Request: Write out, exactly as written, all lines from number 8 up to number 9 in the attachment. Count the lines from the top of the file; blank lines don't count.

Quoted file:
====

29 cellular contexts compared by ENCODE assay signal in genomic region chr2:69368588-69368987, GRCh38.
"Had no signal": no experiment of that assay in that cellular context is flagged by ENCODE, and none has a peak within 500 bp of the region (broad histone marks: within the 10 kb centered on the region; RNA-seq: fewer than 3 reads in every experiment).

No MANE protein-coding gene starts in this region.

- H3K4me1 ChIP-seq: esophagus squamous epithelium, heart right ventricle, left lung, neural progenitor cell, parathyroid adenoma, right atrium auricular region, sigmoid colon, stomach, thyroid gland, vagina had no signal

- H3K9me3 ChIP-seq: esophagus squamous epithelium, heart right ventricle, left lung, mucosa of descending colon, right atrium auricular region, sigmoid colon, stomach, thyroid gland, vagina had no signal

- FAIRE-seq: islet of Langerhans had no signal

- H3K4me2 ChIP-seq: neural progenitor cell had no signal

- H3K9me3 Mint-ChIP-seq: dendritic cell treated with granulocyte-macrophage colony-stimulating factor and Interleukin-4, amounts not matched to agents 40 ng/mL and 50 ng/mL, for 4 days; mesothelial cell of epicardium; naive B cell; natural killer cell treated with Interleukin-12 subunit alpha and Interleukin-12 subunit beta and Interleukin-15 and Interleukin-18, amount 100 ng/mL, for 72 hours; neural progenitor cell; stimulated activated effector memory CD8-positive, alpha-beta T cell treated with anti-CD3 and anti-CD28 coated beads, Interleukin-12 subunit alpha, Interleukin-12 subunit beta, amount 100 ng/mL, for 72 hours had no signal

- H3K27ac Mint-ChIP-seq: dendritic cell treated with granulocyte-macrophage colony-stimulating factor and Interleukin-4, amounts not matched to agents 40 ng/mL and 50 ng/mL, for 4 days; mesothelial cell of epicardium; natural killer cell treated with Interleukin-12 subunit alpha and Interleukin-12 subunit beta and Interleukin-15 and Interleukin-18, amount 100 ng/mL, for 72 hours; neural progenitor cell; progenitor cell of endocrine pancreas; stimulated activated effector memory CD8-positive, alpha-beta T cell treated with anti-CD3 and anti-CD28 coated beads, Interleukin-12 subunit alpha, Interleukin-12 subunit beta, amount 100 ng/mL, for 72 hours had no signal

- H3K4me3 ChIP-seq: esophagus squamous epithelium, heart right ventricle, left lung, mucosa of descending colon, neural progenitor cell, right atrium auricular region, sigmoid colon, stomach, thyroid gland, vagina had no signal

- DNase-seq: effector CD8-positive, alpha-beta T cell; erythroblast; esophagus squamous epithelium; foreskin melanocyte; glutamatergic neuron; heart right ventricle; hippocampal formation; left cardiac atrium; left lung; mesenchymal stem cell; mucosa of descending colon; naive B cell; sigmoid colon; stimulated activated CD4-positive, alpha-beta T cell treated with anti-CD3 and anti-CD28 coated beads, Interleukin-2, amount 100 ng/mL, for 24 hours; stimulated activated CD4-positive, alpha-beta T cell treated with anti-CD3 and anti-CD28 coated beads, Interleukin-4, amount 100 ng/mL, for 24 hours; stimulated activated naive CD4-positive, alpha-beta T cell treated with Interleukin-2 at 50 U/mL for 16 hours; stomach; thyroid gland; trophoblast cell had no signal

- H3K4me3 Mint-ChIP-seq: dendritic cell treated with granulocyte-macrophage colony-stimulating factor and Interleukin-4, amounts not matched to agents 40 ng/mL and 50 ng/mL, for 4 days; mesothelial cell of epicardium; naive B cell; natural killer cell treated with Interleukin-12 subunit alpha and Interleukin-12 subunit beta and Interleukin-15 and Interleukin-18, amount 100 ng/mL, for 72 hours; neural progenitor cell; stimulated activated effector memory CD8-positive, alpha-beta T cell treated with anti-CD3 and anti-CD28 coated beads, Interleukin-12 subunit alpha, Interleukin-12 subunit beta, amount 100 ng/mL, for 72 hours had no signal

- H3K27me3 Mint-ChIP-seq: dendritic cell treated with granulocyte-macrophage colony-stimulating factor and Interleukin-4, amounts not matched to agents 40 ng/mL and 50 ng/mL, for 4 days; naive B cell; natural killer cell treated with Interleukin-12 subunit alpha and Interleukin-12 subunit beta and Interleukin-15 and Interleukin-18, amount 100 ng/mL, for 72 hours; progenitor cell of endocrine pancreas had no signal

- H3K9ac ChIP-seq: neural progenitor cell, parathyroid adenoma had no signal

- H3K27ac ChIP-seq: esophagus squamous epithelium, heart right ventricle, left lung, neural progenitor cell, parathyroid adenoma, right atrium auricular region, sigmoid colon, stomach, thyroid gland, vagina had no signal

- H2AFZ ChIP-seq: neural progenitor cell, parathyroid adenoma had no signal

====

- H3K9me3 Mint-ChIP-seq: dendritic cell treated with granulocyte-macrophage colony-stimulating factor and Interleukin-4, amounts not matched to agents 40 ng/mL and 50 ng/mL, for 4 days; mesothelial cell of epicardium; naive B cell; natural killer cell treated with Interleukin-12 subunit alpha and Interleukin-12 subunit beta and Interleukin-15 and Interleukin-18, amount 100 ng/mL, for 72 hours; neural progenitor cell; stimulated activated effector memory CD8-positive, alpha-beta T cell treated with anti-CD3 and anti-CD28 coated beads, Interleukin-12 subunit alpha, Interleukin-12 subunit beta, amount 100 ng/mL, for 72 hours had no signal

- H3K27ac Mint-ChIP-seq: dendritic cell treated with granulocyte-macrophage colony-stimulating factor and Interleukin-4, amounts not matched to agents 40 ng/mL and 50 ng/mL, for 4 days; mesothelial cell of epicardium; natural killer cell treated with Interleukin-12 subunit alpha and Interleukin-12 subunit beta and Interleukin-15 and Interleukin-18, amount 100 ng/mL, for 72 hours; neural progenitor cell; progenitor cell of endocrine pancreas; stimulated activated effector memory CD8-positive, alpha-beta T cell treated with anti-CD3 and anti-CD28 coated beads, Interleukin-12 subunit alpha, Interleukin-12 subunit beta, amount 100 ng/mL, for 72 hours had no signal